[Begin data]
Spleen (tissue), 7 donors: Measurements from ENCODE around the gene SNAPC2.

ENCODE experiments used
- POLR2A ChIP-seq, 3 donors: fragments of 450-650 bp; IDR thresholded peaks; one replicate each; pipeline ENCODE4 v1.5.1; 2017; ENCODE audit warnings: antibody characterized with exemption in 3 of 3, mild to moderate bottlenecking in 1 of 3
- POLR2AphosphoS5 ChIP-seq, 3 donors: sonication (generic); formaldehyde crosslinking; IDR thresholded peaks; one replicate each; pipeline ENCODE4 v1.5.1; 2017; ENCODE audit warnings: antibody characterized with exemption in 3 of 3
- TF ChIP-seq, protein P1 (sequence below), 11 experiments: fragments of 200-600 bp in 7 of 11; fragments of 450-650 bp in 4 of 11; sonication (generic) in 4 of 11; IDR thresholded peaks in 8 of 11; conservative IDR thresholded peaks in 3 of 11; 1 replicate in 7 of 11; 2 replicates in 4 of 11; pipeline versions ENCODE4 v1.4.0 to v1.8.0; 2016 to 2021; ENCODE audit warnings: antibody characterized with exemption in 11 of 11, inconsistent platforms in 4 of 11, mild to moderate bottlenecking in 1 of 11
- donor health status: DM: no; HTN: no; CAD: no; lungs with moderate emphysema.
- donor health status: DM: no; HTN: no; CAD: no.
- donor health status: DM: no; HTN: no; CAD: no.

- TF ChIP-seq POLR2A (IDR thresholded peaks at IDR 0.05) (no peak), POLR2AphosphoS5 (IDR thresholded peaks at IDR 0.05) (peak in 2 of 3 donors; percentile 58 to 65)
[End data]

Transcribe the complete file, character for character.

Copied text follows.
Spleen (tissue), 7 donors: Measurements from ENCODE around the gene SNAPC2.

ENCODE experiments used
- POLR2A ChIP-seq, 3 donors: fragments of 450-650 bp; IDR thresholded peaks; one replicate each; pipeline ENCODE4 v1.5.1; 2017; ENCODE audit warnings: antibody characterized with exemption in 3 of 3, mild to moderate bottlenecking in 1 of 3
- POLR2AphosphoS5 ChIP-seq, 3 donors: sonication (generic); formaldehyde crosslinking; IDR thresholded peaks; one replicate each; pipeline ENCODE4 v1.5.1; 2017; ENCODE audit warnings: antibody characterized with exemption in 3 of 3
- TF ChIP-seq, protein P1 (sequence below), 11 experiments: fragments of 200-600 bp in 7 of 11; fragments of 450-650 bp in 4 of 11; sonication (generic) in 4 of 11; IDR thresholded peaks in 8 of 11; conservative IDR thresholded peaks in 3 of 11; 1 replicate in 7 of 11; 2 replicates in 4 of 11; pipeline versions ENCODE4 v1.4.0 to v1.8.0; 2016 to 2021; ENCODE audit warnings: antibody characterized with exemption in 11 of 11, inconsistent platforms in 4 of 11, mild to moderate bottlenecking in 1 of 11
- donor health status: DM: no; HTN: no; CAD: no; lungs with moderate emphysema.
- donor health status: DM: no; HTN: no; CAD: no.
- donor health status: DM: no; HTN: no; CAD: no.

- TF ChIP-seq POLR2A (IDR thresholded peaks at IDR 0.05) (no peak), POLR2AphosphoS5 (IDR thresholded peaks at IDR 0.05) (peak in 2 of 3 donors; percentile 58 to 65)